Asian Buyers are Coming Back to Black Sea for Cheaper for Coarse Wheat
09 July 20133 min reading
Asian buyers are heading towards Black Sea region instead of India and Australia for cheaper products in coarse wheat supply representing a lower segment after 3 years.
Not supplying coarse wheat from the producers in Black Sea region for a while; the Asian buyers are turning their faces to Black Sea region again as the coarse wheat prices in India and Australia are higher.
According to some Russian news; wheat buyers from Asia want to replace the Indian and Australian products in lower segment feed market with the cheaper supplies in Black Sea region. But quality-sensitive consumers in Asia are unlikely to substitute their food supplies with Russian and Ukrainian grain, despite a ban on U.S. white wheat by major consumers Japan and South Korea. Thailand and the Philippines have already bought some 200,000 tons of Black Sea wheat in recent deals for animal feed .Traders expect a flow between 2 and 2.5 million tons from Black Sea to Asia in the year to June 2014.
“Black Sea wheat is going to corner the Asian feed market as it is the cheapest origin as of now,” said a trading manager with an international trading company in Singapore and he continues as:
“On the milling side there is not too much excitement but they might sell some cargoes here and there to buyers who use low-quality wheat for blending.”
Australia dominated Asia’s animal feed market in 2010-11 and 2011-12 as the country produced large volumes of lower-quality wheat after unseasonal rains for two consecutive seasons. India has been aggressively selling cargoes in 2012-13. But wheat prices in Australia have firmed in recent months as supplies tighten following robust exports since September.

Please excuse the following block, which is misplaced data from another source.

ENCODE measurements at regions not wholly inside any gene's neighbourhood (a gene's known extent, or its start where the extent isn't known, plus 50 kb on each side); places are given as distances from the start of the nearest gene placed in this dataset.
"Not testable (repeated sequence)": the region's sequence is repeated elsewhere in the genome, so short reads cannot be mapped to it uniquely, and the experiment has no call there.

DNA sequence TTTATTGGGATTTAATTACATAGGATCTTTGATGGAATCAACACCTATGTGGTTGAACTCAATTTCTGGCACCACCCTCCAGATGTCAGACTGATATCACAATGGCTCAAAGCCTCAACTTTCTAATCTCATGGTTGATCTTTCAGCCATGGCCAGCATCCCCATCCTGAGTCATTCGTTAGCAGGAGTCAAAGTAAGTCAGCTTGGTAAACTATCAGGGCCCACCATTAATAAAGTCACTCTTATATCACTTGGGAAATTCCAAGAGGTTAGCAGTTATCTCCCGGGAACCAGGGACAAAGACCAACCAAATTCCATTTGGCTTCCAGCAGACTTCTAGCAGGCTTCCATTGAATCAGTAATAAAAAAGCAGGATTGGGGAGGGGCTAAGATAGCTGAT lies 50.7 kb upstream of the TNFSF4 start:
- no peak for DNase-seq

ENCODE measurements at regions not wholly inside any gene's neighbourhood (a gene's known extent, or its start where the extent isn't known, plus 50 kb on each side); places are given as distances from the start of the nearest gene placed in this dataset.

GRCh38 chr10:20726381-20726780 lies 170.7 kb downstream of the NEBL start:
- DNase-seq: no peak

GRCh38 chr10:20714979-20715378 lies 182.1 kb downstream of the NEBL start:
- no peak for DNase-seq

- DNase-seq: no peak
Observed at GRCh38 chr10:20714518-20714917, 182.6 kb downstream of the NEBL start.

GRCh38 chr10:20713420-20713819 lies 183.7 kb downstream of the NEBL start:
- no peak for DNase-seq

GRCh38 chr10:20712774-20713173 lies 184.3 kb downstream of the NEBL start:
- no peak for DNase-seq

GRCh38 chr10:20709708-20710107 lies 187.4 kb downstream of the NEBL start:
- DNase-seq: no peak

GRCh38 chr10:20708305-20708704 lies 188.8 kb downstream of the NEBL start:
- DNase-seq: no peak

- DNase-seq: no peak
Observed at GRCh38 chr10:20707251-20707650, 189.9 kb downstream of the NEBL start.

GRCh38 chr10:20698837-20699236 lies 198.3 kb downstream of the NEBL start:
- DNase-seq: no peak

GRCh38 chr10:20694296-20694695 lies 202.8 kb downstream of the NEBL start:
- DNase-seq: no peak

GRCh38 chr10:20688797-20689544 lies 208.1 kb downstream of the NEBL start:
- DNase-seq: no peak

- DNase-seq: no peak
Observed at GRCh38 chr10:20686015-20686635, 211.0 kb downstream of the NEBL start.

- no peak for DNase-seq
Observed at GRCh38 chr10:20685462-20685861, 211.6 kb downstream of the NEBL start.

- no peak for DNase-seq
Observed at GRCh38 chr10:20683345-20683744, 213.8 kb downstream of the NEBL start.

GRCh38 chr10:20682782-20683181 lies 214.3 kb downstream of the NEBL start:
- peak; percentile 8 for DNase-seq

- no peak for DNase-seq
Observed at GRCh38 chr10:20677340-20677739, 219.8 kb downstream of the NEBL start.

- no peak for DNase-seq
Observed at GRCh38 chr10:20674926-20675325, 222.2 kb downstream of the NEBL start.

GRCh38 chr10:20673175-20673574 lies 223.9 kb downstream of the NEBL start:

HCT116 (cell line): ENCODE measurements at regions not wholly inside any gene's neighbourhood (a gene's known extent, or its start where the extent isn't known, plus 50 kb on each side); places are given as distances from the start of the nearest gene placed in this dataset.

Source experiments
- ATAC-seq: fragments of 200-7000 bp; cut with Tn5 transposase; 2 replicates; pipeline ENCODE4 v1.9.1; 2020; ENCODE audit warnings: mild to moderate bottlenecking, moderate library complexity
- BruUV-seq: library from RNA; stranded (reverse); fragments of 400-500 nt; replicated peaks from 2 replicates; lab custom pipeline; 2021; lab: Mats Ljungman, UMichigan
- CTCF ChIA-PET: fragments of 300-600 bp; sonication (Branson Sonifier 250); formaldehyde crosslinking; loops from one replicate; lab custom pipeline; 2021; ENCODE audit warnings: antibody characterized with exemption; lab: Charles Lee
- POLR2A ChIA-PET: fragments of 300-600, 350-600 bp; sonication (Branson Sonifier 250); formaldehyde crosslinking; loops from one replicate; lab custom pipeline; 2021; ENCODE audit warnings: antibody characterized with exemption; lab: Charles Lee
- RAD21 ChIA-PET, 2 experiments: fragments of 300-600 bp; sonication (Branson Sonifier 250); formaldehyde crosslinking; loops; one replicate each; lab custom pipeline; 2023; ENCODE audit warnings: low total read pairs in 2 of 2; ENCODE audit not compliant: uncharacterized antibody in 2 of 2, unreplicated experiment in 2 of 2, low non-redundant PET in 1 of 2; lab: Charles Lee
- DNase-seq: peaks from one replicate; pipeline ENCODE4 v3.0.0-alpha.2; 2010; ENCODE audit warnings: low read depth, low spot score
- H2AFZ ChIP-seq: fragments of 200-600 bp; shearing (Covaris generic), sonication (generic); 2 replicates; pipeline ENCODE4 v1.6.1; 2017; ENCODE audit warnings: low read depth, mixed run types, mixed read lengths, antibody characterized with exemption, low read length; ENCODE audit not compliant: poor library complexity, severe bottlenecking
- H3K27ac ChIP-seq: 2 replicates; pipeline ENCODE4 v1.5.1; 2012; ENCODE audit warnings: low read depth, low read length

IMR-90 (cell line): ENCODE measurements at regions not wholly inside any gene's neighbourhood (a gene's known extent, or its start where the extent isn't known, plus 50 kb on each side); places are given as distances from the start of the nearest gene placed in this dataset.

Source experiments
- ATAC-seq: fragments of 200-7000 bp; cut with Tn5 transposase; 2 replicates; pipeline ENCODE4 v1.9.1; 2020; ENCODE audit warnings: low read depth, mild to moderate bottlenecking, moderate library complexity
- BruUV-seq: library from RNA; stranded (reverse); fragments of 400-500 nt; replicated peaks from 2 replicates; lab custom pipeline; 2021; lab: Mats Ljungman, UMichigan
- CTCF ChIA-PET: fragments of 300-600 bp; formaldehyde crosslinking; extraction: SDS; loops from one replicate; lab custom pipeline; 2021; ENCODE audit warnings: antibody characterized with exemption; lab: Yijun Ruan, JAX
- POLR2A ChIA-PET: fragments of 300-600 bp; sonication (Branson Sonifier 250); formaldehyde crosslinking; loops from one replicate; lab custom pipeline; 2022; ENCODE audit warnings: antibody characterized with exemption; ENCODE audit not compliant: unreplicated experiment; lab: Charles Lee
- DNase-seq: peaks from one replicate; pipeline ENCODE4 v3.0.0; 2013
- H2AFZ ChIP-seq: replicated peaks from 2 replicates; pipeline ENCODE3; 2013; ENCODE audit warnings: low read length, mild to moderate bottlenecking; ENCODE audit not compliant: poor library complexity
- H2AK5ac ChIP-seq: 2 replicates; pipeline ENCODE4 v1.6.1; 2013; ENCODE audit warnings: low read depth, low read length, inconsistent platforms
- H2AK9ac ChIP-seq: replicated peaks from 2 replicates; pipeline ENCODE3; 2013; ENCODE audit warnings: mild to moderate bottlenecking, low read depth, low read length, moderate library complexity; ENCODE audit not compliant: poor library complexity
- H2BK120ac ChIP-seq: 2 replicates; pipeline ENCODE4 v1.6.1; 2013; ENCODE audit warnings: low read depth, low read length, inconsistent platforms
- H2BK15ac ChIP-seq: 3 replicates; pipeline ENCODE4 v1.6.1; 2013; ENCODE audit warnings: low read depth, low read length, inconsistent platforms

Thailand bought some 150,000 tons of wheat from the Black Sea region this month at around $280-$285 a ton, including cost and freight, compared with a similar variety of Indian wheat quoted at about $320-$325 a ton, traders said. And also it is stated that the Philippines took one cargo of around 50,000 tons at $282 a ton.
Buyers will be choosier for food wheat even though supplies have tightened in Japan and South Korea, which have shunned U.S. white wheat imports since late May after the discovery of an unapproved genetically engineered strain in the Pacific Northwest. “Currently we are considering alternatives from three countries that we import from,” said Toru Hisazome, in charge of grain trading at Japan’s farm ministry, referring to substitutes for U.S. western white wheat and he continues as:
“We are trying to see if there are replacements available in the U.S., Canada and Australia, and we are trying to import samples for tests.”
It is stated that Japan prefers to stick to its traditional suppliers as it knows that it would take time to set up new systems to check pesticide residues for shipments from other origins.
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